Hybrid CoE cooperated with the NATO Command and Control Centre of Excellence (NATO C2COE) by organizing a panel discussion for C2COE’s annual Command and Control seminar in November. Colonel Soenke Marahrens, Director of COI S&D at Hybrid CoE, planned and moderated a discussion on What and how NATO can or should learn from new and aspirant NATO members.
Research Fellow Minna Ålander from the Finnish Institute of International Affairs identified geography, demography, and perception as decisive factors for Finland’s high degree of societal and governmental resilience, and the success of the Finnish comprehensive security concept.
Dr Viktoriya Fedorchak from the Swedish Defence University reviewed the Swedish concept of total defence, which was developed after the Second World War and consists of four pillars: civil, military, economic, and psychological. Since the late 1990s, Sweden has adapted to the new security paradigm by drastically reducing its defence budget and downsizing its armed forces. However, the annexation of Crimea in 2014 triggered a rethink within the Swedish government.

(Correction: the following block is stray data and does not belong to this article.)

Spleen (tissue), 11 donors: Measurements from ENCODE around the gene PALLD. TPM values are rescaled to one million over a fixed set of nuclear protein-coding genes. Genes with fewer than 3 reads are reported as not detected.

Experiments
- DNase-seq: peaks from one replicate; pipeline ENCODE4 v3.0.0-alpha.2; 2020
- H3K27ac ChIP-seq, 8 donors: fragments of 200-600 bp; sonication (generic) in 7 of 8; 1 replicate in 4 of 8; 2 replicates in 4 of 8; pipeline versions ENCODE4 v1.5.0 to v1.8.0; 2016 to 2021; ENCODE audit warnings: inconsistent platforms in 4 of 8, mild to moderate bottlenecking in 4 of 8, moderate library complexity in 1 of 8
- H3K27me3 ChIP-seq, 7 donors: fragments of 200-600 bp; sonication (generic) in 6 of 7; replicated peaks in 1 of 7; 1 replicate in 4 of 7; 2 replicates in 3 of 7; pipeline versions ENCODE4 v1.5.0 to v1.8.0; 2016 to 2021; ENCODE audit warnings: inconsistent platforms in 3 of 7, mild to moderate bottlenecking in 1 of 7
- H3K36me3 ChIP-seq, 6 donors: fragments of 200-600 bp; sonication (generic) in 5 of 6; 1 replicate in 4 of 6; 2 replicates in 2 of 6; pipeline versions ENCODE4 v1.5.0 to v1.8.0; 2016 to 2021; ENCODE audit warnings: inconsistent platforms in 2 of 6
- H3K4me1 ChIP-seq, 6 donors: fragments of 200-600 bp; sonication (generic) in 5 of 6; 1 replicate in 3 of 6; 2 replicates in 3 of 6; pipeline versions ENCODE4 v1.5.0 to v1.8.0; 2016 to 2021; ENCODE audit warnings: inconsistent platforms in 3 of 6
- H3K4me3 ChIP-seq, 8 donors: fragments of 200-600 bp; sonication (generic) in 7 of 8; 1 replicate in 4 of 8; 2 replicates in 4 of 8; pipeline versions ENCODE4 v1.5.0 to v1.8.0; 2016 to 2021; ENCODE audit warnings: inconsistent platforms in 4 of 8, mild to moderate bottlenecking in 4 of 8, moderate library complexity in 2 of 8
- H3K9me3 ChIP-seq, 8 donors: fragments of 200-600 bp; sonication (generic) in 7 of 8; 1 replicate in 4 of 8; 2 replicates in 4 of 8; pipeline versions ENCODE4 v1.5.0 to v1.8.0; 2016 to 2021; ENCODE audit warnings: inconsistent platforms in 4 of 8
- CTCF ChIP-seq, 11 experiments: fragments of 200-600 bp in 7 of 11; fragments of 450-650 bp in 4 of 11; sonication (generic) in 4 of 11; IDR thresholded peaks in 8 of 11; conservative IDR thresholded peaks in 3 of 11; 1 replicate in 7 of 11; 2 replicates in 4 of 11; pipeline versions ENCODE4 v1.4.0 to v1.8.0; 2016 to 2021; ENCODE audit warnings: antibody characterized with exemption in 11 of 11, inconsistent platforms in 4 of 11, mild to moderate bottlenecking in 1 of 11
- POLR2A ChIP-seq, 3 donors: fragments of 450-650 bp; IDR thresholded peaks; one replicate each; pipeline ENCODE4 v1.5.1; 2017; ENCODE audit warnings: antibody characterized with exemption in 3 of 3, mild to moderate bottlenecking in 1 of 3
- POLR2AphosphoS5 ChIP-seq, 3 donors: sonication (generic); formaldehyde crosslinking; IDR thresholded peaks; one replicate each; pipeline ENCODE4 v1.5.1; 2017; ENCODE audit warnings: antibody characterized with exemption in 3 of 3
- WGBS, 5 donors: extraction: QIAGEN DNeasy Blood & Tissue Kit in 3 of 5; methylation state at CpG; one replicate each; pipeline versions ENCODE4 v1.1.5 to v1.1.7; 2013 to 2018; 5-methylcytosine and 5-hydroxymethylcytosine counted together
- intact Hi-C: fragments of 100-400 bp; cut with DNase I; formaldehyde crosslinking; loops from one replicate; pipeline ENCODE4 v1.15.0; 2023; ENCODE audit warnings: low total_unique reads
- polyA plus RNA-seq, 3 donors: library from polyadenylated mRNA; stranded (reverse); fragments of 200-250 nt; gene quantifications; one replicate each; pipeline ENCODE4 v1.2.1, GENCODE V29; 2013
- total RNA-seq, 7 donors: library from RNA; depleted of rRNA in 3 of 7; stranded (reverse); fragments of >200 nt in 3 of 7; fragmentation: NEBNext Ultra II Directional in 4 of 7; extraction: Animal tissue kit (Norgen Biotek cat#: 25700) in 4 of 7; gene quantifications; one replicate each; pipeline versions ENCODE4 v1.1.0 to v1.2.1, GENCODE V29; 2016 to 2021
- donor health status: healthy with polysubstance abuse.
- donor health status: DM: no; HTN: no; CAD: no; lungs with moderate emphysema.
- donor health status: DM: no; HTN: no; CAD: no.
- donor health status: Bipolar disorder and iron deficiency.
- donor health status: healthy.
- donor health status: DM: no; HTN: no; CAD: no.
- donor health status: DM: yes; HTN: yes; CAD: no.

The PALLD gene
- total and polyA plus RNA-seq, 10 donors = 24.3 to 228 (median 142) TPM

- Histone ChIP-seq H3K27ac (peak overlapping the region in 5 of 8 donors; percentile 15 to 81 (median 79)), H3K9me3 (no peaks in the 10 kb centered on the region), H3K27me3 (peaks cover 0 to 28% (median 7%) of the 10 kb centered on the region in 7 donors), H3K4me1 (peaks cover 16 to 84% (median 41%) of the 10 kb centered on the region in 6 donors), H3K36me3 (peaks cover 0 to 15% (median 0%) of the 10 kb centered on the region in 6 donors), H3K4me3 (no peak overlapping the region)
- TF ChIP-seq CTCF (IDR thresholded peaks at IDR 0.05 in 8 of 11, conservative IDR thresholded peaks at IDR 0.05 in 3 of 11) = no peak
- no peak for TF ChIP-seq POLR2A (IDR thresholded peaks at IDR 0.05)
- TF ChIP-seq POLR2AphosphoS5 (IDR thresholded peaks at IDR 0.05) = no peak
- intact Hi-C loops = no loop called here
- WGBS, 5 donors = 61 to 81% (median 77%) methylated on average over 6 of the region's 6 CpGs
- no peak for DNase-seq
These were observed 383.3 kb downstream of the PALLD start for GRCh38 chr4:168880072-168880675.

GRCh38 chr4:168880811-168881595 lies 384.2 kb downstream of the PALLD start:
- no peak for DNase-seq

Colonel Mietta Groeneveld, Director of the NATO C2COE, pointed out that in the future, NATO Command and Control must be more aware of the strong sovereignty of NATO allies. Executing command and control in Europe is different from C2 when NATO deploys forces in regions with weak or almost no governmental powers.
Colonel Soenke Marahrens added that in addition to the challenges and opportunities presented by new technologies such as artificial intelligence, as discussed earlier in the seminar, there is also both an opportunity and a need to learn from Sweden and Finland when it comes to NATO’s future collective defence.